Thursday, May 3, 2012

Prosecutorial Discretion Went Awry in Nullification Case

Two weeks ago Judge Kimba Wood of the Southern District of New York dismissed the indictment in one of the sillier prosecutions brought in that court in recent years.  See article here and opinion here - Download Opinion.  Julian P. Heicklen, an 80 year-old retired professor, was charged with jury tampering (18 U.S.C. 1503) for distributing at the courthouse steps pamphlets of the Fully Informed Jury Association ("FIJA") that advocated jury nullification.

The pamphlet stated, in part:  "You may choose to vote to acquit, even when the evidence proves that the defendant 'did it,' if your conscience so dictates."  It also suggested that jurors may choose to be less than candid when asked questions during jury selection about their ability to follow the law as instructed by the judge.  It is "your moral choice," the pamphlet stated, whether to "give answers that are likely to get you excused from serving, or say whatever it takes to be selected, so you can do your part to see that justice is served." 

Jury nullification, as commonly understood, goes only one way.  It allows jurors to ignore their oaths and acquit a defendant even if they are convinced that her guilt has been proven beyond a reasonable doubt.  The potential effect of Heicklen's pamphleteering -- if it were to have any, which I question -- would be acquittals (or hung juries) in cases that otherwise would have resulted in jury verdicts of guilty.

The prosecutors in the Southern District were understandably upset.  Heicklen was in a sense treading on their turf -- both the courthouse and the law.  The prosecutors reacted aggressively, investigating by using an undercover agent and indicting based on an apparently unclear statute and in a bedrock area of First Amendment protection.  In court, a prosecutor called Heicklen's advocacy "a significant and important threat to our judicial system." 

Rather than the crucial decision to prosecute being made by independent, disinterested prosecutors, as it should always be, here it was made and carried out by the very prosecutors who were in a practical sense themselves the aggrieved parties or "victims."   It was their cases -- their convictions -- that Heicklen arguably put in jeopardy by suggesting that jurors might still acquit even if they believed the defendant had been proven guilty beyond a reasonable doubt.  The Southern District prosecutors were too conflicted and too involved to be allowed to make the decision whether to prosecute Heicklen (and they were too conflicted and too involved to make a reasoned, dispassionate and intelligent decision).  The conflict here was not the potential or hypothetical conflict that prosecutors often argue should disqualify defense counsel, but an actual one.  If the prosecutors felt Heicklen should have been prosecuted, they should have referred the ultimate decision to the Department of Justice in Washington.  (While I do not know definitively that the Southern District prosecutors did not, if they had, I would have expected that the case would have been prosecuted by Central DOJ lawyers.) 

There is an obvious imbalance in the criminal justice system.  One litigant, the prosecutor, may charge the opposing litigant with perjury, the litigant's lawyer with obstruction and the litigant's advocate with jury tampering.  The other litigant, the defendant (and his counsel), can only howl about agents who lie and prosecutors who secure convictions and jail sentences by concealing evidence.  The power of one litigant to protect his case (or cases) by charging one seeking to undermine it (or them) is a drastic one that should be used with care and extreme caution.  Here, prosecutorial discretion went awry.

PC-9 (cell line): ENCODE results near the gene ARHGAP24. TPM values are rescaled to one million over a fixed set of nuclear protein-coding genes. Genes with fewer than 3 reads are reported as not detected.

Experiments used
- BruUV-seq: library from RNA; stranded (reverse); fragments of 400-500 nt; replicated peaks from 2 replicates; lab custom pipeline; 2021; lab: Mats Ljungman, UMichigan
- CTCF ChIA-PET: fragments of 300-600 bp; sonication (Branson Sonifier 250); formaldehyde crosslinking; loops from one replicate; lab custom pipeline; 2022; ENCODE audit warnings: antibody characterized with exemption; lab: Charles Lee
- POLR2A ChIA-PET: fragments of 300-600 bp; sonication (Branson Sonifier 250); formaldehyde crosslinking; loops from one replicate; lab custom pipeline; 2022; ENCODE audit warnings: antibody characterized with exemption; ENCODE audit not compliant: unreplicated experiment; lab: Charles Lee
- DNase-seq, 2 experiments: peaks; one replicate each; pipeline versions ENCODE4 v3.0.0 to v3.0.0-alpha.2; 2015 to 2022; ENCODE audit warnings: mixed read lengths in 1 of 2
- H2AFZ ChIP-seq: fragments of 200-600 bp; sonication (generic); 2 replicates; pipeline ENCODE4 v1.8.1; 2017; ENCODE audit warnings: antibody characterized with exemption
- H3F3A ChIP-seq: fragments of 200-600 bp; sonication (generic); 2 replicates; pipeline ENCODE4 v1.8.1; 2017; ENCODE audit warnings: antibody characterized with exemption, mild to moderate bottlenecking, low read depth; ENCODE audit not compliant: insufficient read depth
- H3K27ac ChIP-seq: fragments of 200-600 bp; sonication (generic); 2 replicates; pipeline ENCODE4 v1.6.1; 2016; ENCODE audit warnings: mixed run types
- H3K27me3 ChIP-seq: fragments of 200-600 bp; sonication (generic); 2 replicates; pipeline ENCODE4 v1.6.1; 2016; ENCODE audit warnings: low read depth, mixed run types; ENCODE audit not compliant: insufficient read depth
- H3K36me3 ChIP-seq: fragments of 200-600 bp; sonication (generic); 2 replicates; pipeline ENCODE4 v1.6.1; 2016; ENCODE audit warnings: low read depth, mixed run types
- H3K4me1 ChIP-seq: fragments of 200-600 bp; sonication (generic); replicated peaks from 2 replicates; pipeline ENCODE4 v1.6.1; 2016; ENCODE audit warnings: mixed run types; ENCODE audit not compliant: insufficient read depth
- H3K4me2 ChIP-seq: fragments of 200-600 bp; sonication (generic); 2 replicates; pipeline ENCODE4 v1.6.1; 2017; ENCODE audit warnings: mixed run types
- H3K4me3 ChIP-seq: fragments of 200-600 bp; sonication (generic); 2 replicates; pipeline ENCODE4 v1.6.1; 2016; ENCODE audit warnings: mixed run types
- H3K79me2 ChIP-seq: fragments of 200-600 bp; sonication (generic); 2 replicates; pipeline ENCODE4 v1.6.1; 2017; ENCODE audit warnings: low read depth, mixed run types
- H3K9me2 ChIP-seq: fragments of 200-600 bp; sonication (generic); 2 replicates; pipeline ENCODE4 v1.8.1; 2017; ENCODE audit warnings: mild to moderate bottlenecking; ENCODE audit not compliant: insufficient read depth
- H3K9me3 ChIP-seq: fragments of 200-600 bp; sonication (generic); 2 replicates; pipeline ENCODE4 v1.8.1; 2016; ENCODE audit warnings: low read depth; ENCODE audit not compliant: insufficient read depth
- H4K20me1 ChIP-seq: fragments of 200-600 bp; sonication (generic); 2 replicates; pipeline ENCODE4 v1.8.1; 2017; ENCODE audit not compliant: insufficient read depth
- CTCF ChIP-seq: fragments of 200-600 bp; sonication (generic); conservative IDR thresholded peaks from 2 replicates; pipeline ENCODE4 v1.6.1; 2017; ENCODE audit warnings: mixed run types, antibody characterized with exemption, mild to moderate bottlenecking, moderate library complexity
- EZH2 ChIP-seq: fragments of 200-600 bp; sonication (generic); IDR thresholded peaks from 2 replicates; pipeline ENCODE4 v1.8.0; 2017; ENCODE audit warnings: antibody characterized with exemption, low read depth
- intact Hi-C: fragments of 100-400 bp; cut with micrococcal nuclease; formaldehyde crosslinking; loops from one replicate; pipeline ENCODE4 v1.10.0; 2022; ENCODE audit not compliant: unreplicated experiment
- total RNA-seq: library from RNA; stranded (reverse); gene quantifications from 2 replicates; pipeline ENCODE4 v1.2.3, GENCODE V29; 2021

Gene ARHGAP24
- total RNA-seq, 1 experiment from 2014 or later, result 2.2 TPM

Judge Wood's decision was calm, deliberate, and thorough, considering statutory construction, legislative history, judicial rulings and constitutional implications, and not, at least directly, criticizing the prosecution.  Granting the defendant's pre-trial motion to dismiss under Fed. R. Crim. P. 12(b) on the grounds that the facts did not state an offense, she ruled that the statute was limited to advocacy relating to a specific case, not a general philosophy, as here.  Although Judge Wood ultimately relied on a plain language analysis and did not explicitly rule on the First Amendment issue, she indicated that Heicklen's conduct was constitutionally protected free speech.

The case represents governmental overreaching in a sensitive free speech area.  Perhaps if the decision whether to prosecute were made at Central DOJ, it would have been different, and the Office of the United States Attorney for the Southern District of New York, a highly respected and effective office, would have been spared an embarrassing defeat (and Mr. Heicklen spared a prosecution, although I suspect he rather enjoyed it).

The ultimate result may be that FIJA now has a license (in the form of a district court decision) to distribute literature suggesting nullification on the steps of federal courthouses, or nearby, throughout the nation.  (Judge Wood did recognize that reasonable restrictions on such distribution under other laws may apply.)

(goldman)

http://lawprofessors.typepad.com/whitecollarcrime_blog/2012/05/julien-heicklen.html

Judicial Opinions, Privileges, Prosecutions, Prosecutors | Permalink

TrackBack URL for this entry:

http://www.typepad.com/services/trackback/6a00d8341bfae553ef01630514a72e970d

Listed below are links to weblogs that reference Prosecutorial Discretion Went Awry in Nullification Case:

Comments

Jury nullification was the overarching reason we have the right to jury trials with strict venue requirements in our constitution. Jury trials had to be where the crime occurred so jury's could nullify the actions of the crown in bringing charges in England for crimes committed here.

Posted by: Nat Dershowitz | May 7, 2012 1:12:47 PM

Post a comment